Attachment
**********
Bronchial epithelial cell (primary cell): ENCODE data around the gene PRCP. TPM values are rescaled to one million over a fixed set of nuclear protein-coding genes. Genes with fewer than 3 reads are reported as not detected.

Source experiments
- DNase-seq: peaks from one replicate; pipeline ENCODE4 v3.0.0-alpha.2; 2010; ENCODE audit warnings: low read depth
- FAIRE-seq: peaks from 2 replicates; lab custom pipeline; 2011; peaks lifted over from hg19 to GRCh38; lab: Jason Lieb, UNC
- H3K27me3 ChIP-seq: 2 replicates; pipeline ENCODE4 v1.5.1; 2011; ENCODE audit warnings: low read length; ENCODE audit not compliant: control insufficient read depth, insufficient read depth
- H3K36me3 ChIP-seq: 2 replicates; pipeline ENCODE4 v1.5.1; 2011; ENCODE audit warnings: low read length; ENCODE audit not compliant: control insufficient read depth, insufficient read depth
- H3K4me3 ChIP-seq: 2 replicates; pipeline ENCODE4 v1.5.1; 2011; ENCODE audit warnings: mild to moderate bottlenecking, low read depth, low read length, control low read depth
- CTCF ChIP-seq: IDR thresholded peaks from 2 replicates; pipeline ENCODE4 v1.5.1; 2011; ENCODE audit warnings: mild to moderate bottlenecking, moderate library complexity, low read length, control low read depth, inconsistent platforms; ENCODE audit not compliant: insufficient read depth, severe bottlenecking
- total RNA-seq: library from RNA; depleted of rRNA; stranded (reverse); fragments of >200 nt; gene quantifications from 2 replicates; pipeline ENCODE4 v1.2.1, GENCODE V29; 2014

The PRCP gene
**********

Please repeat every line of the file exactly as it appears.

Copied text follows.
Bronchial epithelial cell (primary cell): ENCODE data around the gene PRCP. TPM values are rescaled to one million over a fixed set of nuclear protein-coding genes. Genes with fewer than 3 reads are reported as not detected.

Source experiments
- DNase-seq: peaks from one replicate; pipeline ENCODE4 v3.0.0-alpha.2; 2010; ENCODE audit warnings: low read depth
- FAIRE-seq: peaks from 2 replicates; lab custom pipeline; 2011; peaks lifted over from hg19 to GRCh38; lab: Jason Lieb, UNC
- H3K27me3 ChIP-seq: 2 replicates; pipeline ENCODE4 v1.5.1; 2011; ENCODE audit warnings: low read length; ENCODE audit not compliant: control insufficient read depth, insufficient read depth
- H3K36me3 ChIP-seq: 2 replicates; pipeline ENCODE4 v1.5.1; 2011; ENCODE audit warnings: low read length; ENCODE audit not compliant: control insufficient read depth, insufficient read depth
- H3K4me3 ChIP-seq: 2 replicates; pipeline ENCODE4 v1.5.1; 2011; ENCODE audit warnings: mild to moderate bottlenecking, low read depth, low read length, control low read depth
- CTCF ChIP-seq: IDR thresholded peaks from 2 replicates; pipeline ENCODE4 v1.5.1; 2011; ENCODE audit warnings: mild to moderate bottlenecking, moderate library complexity, low read length, control low read depth, inconsistent platforms; ENCODE audit not compliant: insufficient read depth, severe bottlenecking
- total RNA-seq: library from RNA; depleted of rRNA; stranded (reverse); fragments of >200 nt; gene quantifications from 2 replicates; pipeline ENCODE4 v1.2.1, GENCODE V29; 2014

The PRCP gene